- Animal Products: dairy
- Crop Production: conservation tillage, crop rotation
- Sustainable Communities: sustainability measures
Agriculture plays an important role in the economy of Wisconsin (WI) and the United States (US). Phosphorus (P) loss (dissolved and sediment bound) in agricultural runoff can increase the frequency of toxic algal blooms and fish kills in receiving waters. As funding levels for sediment-control best management practices (BMPs) are likely to decline, there is a need for targeted approaches that can identify the most significant sediment sources in a watershed. The study being proposed is an integrated watershed project that will employ research, education and extension to gain a better understanding of how a targeted management approach could be used to improve water quality and long-term profitability for farmers. Sediment fingerprinting techniques and watershed models (e.g., the Soil and Water Assessment Tool, SWAT) have been used to identify areas contributing a disproportionate amount of pollutants to streams. While both these approaches have certain limitations, in conjunction they can be effective in identifying pollutant hotspots both at field- and watershed- scales. For example, in the SWAT model, the smallest land management unit at which source areas can be identified is the Hydrologic Response Unit (HRU). The boundary of a SWAT HRU seldom matches the actual field boundaries within a watershed. This characteristic of SWAT limits the incorporation of field-level management information into the model and in-turn the evaluation of management practice alternatives on water quality and farm profitability for a particular field in the long-term. We will modify the HRU delineation method in SWAT to match HRU boundaries with actual field boundaries, thereby allowing the incorporation of specific field-level management information. The sediment fingerprinting data from an on-going study will be used to better represent the sediment transport processes within SWAT. The fields contributing disproportionate amounts of pollutants will be identified and targeted for appropriate BMPs that are both compatible with current farm operations (alternate crop rotations, reduction in the fertilizer manure application, etc.) and profitable to farmers in the long-term. The results from this study will be disseminated to the Dane County Land Conservation Division (DCLCD), Dane County, WI; WI Department of Natural Resources (DNR); Natural Resource Conservation Service (NRCS); and U.S. Geological Survey (USGS). The DCLCD will work with farmers to implement recommendations based on study outcomes. Results from this study will help develop a template for a targeted BMP approach that can be expected to improve water quality and increase long-term farm profitability and sustainability.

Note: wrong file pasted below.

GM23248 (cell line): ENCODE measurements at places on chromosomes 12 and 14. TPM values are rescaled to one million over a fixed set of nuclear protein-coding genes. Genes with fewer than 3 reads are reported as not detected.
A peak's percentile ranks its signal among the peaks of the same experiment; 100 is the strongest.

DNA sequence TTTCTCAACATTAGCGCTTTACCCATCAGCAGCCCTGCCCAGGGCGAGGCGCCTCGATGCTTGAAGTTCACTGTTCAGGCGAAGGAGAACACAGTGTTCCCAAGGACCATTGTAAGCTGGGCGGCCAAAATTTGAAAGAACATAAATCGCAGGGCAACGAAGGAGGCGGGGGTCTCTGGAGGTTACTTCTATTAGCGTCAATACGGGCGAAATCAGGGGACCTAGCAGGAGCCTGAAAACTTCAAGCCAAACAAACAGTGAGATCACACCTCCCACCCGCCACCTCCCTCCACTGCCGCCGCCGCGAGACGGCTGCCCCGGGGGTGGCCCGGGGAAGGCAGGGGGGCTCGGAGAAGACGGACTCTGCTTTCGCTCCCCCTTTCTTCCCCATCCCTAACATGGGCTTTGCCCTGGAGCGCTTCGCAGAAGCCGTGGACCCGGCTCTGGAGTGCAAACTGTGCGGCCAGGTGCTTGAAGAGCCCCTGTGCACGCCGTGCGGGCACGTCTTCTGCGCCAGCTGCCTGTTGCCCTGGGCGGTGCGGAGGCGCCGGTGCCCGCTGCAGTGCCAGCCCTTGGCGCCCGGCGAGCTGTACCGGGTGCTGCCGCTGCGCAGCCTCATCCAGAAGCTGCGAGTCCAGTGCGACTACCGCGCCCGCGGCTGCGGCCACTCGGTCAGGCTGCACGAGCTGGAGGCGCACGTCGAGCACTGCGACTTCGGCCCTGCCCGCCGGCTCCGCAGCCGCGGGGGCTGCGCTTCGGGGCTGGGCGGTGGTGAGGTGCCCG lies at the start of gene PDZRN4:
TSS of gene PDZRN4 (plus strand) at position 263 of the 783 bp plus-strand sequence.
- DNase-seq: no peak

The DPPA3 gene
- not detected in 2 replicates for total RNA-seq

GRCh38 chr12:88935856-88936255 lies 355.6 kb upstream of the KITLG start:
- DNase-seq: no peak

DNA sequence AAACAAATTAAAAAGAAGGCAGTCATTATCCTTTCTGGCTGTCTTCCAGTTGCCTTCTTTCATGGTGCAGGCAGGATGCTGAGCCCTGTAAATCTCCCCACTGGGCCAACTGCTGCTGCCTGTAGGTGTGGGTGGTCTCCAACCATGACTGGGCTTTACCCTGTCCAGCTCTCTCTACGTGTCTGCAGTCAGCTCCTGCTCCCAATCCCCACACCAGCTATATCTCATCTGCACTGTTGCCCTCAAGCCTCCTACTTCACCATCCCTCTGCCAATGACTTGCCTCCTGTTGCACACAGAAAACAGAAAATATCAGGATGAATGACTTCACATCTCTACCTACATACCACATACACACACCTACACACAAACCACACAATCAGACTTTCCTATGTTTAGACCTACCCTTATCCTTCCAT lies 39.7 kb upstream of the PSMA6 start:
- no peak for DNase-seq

Project objectives from proposal:
1. Identification of fields contributing disproportionate amount of pollutants to streams.
2. Evaluation of best management practices which result in significant pollutant reductions at the watershed outlet and are acceptable to farmers using watershed modeling.